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Shen Yun Shines Light on Traditional Chinese Culture


Epoch Times Staff
Created: December 30, 2012 Last Updated: December 30, 2012
Related articles: Shen Yun On Tour » Special Section
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Audience members stream into the back door of the National Arts Centre in Ottawa on Dec. 29, 2012. Members of the full-house audience praised the performance after seeing the show. (Evan Ning/The Epoch Times)

Audience members stream into the back door of the National Arts Centre in Ottawa on Dec. 29, 2012. Members of the full-house audience praised the performance after seeing the show. (Evan Ning/The Epoch Times)

OTTAWA, Canada—Shen Yun Performing Arts brought its colourful presentation of classical Chinese dance and music to the National Arts Centre Saturday afternoon, making a mark on the diverse audience in attendance.

Memories of Communism

Mr. Lee, who preferred his entire name to not be published because of his political history, fled communist Vietnam 35 years ago.

He praised Shen Yun for its colour, movement, and music.

“Excellent. I’m really impressed,” he said.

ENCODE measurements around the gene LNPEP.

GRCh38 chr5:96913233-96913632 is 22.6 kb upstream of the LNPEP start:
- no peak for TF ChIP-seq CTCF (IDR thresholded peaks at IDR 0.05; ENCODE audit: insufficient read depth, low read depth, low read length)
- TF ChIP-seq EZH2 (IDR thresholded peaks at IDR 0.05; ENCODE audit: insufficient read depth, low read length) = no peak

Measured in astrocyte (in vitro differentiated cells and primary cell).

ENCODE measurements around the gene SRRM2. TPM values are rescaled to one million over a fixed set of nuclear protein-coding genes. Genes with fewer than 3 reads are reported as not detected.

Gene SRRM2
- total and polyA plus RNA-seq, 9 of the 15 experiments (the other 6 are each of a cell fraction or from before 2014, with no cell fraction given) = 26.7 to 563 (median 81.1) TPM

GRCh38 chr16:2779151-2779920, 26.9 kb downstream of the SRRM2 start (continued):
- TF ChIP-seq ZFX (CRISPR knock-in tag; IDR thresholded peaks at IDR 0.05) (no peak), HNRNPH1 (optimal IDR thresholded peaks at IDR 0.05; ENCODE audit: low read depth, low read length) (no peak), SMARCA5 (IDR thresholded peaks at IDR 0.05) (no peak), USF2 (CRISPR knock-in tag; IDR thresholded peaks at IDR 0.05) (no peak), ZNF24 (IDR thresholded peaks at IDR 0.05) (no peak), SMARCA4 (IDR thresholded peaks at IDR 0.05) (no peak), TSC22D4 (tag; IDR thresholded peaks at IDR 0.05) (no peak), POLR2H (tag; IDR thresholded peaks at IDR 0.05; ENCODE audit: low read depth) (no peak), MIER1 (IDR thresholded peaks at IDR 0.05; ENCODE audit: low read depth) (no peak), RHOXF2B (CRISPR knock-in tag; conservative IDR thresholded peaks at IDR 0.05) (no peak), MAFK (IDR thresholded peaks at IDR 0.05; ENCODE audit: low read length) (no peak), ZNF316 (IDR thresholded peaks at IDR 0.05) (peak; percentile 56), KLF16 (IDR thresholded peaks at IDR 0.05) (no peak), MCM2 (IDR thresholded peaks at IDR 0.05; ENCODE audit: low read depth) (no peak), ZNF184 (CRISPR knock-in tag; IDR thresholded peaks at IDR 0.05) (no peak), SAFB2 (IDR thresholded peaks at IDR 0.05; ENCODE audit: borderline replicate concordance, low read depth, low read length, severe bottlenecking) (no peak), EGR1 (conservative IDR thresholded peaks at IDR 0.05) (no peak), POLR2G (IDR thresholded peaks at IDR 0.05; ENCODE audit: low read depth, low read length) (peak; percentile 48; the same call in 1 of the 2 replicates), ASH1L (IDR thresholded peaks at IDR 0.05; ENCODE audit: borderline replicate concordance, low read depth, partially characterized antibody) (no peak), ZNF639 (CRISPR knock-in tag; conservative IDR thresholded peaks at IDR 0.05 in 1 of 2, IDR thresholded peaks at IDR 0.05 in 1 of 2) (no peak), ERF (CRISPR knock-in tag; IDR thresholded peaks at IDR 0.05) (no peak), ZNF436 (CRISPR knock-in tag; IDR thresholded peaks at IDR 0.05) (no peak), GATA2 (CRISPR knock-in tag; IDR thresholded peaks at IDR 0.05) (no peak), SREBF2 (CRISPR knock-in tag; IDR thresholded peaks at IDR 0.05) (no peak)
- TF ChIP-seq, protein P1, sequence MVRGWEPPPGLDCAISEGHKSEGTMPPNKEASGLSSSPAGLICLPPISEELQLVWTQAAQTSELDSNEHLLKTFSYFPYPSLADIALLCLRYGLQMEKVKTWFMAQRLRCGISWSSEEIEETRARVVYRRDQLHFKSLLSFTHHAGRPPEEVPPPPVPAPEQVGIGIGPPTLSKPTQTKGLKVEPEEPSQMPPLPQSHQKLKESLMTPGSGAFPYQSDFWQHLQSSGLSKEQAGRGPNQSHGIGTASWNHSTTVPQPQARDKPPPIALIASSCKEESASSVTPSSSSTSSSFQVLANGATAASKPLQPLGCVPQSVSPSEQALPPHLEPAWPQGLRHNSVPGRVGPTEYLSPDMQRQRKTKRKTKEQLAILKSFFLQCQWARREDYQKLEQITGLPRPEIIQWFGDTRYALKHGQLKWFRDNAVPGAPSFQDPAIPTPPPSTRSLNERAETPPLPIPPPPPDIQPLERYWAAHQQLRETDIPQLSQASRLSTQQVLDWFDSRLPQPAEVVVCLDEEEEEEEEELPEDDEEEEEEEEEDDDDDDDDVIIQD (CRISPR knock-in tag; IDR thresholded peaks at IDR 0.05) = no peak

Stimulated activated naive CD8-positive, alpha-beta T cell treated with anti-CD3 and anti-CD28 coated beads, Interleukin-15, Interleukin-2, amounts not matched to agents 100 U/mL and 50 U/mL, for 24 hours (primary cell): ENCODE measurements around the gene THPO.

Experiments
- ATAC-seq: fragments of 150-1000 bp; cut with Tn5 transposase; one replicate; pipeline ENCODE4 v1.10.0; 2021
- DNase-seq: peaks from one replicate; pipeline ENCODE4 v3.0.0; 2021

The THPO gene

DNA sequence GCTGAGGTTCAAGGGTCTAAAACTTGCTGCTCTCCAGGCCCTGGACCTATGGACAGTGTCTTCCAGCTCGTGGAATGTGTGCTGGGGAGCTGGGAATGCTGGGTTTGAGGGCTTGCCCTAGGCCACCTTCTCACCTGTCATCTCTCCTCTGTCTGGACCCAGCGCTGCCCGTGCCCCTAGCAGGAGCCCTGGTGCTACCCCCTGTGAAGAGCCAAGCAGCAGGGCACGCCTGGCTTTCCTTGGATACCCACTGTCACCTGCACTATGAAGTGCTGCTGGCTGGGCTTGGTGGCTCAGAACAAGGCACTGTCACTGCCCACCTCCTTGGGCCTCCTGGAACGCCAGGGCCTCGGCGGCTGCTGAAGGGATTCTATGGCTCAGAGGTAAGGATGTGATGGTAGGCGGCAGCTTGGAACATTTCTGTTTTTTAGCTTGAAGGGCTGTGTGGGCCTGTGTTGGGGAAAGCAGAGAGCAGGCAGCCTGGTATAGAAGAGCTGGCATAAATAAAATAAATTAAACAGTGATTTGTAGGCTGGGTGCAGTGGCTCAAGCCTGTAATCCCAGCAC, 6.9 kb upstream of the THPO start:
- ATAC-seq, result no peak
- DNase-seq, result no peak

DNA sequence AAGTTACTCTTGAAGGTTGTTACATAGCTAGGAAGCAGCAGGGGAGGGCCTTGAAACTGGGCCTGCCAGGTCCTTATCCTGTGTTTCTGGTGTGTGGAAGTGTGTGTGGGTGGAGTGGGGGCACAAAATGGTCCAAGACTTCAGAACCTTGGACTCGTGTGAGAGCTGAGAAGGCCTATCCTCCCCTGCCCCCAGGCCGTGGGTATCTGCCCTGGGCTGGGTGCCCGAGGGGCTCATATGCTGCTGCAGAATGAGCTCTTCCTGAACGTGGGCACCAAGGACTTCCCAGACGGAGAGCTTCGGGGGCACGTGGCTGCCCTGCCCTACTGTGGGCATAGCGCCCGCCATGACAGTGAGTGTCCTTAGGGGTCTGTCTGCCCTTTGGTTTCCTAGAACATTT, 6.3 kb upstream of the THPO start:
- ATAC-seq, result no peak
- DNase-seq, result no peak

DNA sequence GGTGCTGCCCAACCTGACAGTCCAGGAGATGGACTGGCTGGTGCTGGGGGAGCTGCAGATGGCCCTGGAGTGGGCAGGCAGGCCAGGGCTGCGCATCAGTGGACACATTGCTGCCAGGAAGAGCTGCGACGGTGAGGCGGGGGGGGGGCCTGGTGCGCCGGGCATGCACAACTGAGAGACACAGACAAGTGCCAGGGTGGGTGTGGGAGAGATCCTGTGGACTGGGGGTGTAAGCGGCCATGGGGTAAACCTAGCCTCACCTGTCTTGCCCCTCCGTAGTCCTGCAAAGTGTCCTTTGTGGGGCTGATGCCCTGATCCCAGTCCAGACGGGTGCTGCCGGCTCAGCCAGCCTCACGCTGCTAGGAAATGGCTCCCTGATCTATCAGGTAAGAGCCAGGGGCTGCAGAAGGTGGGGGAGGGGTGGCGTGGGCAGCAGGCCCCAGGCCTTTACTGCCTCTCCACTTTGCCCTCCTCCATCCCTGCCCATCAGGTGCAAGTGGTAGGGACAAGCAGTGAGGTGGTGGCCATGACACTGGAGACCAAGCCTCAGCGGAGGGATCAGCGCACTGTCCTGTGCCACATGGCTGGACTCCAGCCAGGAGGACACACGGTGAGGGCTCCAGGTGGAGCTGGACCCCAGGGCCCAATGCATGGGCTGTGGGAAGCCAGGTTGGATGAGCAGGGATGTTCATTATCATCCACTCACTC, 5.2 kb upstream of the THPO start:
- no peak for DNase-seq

He said he was especially impressed by the costumes.

“They are so colourful and represent many ethnicities in China. Different dances, very original, that’s something we don’t see very often here.”

Mr. Lee said the show conveys the traditional Chinese values while reflecting the realities on the ground in China today.

“It’s really touching for me because other than the culture and traditions of China in this show, it also sends a message about persecution that’s happening in China right now.”

Mr. Lee said he was deeply moved by the two dances touching on the contemporary issue of the persecution of Falun Gong (also known as Falun Dafa) in China today.

While Shen Yun’s 22 short dance and musical pieces cover a wide range of material, from the legends of the culture’s creation over 5,000 years ago through several dynasties and stories from beloved literary tales, it was those two dances that particularly struck a chord with Mr. Lee.

“Myself and my family were victims of those persecutions 35 years ago. So that reminds me of a lot of memories.”

Businessmen’s Evaluation

Dylan Jones, owner of Stonetree Landscaping (L), and his mother, Linda Sheppard, shared their thoughts on the show on Dec. 29, 2012, at the National Arts Centre in Ottawa. (Donna He/The Epoch Times)

Dylan Jones, owner of Stonetree Landscaping (L), and his mother, Linda Sheppard, shared their thoughts on the show on Dec. 29, 2012, at the National Arts Centre in Ottawa. (Donna He/The Epoch Times)

Businessman Dylan Jones, owner of Stonetree Landscaping, said the show was very interesting.

He said he especially enjoyed the dance When Shaolin Monks Protected The Emperor, which tells the legend behind why Shaolin monks can eat meat.

“The dancing is very nice,” he said.

He also said he appreciated Shen Yun’s colourful costumes and live orchestra.